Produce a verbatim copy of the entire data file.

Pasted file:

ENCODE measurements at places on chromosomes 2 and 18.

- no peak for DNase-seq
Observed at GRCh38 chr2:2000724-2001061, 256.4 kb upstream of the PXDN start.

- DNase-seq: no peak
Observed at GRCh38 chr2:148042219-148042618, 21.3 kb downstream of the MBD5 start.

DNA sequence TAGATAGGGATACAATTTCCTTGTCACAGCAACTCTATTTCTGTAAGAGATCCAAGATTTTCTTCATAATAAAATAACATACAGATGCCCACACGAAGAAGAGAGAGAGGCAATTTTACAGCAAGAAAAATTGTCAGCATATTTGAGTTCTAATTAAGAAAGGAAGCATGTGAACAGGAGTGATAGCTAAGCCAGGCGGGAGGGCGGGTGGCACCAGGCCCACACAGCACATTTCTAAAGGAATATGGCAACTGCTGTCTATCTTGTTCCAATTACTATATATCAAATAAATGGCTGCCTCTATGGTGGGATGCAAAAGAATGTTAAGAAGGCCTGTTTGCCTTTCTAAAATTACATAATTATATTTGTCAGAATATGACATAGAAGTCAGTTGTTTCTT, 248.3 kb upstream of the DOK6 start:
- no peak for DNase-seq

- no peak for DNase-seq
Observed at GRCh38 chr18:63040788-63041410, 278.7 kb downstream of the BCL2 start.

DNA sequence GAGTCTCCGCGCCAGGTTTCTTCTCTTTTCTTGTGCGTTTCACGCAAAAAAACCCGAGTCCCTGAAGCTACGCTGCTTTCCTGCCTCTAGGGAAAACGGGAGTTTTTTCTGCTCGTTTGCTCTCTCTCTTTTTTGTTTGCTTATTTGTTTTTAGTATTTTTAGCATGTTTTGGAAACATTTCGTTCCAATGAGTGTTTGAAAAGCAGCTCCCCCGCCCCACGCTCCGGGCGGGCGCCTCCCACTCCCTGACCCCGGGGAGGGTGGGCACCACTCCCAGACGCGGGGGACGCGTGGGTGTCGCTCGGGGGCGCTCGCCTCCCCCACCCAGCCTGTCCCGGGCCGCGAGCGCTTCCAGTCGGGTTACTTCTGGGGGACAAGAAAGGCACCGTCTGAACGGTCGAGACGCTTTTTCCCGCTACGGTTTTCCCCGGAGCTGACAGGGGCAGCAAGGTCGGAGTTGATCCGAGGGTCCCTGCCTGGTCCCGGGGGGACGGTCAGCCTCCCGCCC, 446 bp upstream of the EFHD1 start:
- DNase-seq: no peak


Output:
ENCODE measurements at places on chromosomes 2 and 18.

- no peak for DNase-seq
Observed at GRCh38 chr2:2000724-2001061, 256.4 kb upstream of the PXDN start.

- DNase-seq: no peak
Observed at GRCh38 chr2:148042219-148042618, 21.3 kb downstream of the MBD5 start.

DNA sequence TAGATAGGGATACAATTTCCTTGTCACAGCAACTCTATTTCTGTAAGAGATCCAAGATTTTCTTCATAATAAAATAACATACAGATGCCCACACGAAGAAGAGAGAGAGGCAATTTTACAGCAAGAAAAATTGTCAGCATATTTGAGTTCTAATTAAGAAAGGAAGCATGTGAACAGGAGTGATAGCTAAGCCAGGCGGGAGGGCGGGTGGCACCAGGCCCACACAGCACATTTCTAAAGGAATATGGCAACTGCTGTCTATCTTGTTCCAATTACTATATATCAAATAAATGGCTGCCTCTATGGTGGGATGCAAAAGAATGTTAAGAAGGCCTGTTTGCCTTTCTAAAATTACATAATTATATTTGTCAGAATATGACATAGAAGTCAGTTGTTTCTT, 248.3 kb upstream of the DOK6 start:
- no peak for DNase-seq

- no peak for DNase-seq
Observed at GRCh38 chr18:63040788-63041410, 278.7 kb downstream of the BCL2 start.

DNA sequence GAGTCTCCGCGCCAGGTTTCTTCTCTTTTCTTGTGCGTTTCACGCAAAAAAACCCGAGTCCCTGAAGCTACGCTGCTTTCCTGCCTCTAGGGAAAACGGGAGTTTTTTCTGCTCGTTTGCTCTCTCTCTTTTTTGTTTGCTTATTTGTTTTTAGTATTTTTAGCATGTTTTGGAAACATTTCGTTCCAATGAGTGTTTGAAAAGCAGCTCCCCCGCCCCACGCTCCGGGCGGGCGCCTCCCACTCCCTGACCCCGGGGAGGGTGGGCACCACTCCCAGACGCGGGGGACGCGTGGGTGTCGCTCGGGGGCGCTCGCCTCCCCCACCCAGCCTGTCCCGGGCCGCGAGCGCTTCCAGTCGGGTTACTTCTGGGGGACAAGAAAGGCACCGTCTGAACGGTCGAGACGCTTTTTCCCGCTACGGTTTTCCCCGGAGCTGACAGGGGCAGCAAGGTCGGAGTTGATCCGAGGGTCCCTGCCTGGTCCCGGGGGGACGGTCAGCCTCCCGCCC, 446 bp upstream of the EFHD1 start:
- DNase-seq: no peak